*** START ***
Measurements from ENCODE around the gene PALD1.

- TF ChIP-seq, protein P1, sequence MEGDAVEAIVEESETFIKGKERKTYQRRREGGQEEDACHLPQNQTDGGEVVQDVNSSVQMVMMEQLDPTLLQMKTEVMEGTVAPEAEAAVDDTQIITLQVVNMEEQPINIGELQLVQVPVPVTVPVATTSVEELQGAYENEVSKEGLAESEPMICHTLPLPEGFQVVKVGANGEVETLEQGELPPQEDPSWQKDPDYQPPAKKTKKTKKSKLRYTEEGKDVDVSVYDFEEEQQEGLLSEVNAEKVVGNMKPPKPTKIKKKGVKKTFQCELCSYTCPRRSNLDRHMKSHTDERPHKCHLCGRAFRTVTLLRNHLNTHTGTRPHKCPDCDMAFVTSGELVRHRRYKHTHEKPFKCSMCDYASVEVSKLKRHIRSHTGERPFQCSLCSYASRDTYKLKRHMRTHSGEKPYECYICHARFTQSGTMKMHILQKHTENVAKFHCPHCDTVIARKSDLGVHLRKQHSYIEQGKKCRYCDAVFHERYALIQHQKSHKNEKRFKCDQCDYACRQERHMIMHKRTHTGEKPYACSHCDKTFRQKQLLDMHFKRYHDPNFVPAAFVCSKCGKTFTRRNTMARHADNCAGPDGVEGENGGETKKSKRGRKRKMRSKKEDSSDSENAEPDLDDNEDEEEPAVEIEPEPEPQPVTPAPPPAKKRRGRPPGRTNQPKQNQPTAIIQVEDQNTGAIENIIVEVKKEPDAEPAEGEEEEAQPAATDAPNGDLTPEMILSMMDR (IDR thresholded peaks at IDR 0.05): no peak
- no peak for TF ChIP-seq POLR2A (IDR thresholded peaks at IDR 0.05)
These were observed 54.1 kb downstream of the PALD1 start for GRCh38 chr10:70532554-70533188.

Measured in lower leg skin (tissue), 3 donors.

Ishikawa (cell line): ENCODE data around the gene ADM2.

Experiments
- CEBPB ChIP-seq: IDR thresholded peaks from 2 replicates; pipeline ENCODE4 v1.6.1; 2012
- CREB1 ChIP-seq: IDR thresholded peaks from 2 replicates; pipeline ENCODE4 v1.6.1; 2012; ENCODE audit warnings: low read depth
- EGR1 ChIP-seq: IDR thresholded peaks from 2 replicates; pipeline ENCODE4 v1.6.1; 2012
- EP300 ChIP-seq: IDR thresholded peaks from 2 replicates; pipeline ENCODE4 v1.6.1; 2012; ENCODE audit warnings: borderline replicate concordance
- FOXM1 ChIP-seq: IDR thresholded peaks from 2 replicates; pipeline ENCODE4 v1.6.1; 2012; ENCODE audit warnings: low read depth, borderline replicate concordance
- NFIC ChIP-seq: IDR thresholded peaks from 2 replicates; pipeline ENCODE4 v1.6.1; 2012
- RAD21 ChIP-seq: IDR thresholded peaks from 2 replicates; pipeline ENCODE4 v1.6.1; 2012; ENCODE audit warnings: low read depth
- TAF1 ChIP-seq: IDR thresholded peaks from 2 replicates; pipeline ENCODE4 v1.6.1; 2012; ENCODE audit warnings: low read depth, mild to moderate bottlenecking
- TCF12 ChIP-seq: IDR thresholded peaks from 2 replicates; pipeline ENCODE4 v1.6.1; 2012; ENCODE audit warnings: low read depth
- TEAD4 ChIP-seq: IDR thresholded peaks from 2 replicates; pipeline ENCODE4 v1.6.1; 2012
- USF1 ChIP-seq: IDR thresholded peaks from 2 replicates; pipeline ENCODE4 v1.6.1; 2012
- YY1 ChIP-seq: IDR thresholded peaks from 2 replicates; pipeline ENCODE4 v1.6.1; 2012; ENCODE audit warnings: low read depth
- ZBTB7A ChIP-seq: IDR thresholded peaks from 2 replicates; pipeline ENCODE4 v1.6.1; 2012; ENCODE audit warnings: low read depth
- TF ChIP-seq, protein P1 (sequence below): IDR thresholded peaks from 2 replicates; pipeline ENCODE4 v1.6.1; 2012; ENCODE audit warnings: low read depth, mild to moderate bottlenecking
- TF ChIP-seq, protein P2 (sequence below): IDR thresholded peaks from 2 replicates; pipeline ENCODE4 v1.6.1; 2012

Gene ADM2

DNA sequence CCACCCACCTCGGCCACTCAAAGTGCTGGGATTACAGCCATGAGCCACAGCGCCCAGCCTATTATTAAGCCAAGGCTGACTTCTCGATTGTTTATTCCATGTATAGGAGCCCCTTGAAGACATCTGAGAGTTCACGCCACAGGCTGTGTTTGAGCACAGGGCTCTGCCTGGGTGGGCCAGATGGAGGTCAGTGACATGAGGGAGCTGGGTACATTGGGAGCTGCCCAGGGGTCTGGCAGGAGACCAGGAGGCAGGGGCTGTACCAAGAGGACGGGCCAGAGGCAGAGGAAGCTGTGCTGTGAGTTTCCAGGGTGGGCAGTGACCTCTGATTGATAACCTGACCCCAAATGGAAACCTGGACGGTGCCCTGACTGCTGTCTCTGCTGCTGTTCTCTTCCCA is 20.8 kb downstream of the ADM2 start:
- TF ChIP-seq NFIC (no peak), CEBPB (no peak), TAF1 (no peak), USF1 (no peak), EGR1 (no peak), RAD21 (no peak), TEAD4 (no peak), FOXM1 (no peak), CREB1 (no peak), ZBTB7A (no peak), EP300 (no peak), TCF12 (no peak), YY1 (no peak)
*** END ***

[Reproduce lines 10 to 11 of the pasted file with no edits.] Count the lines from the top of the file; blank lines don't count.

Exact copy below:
- EGR1 ChIP-seq: IDR thresholded peaks from 2 replicates; pipeline ENCODE4 v1.6.1; 2012
- EP300 ChIP-seq: IDR thresholded peaks from 2 replicates; pipeline ENCODE4 v1.6.1; 2012; ENCODE audit warnings: borderline replicate concordance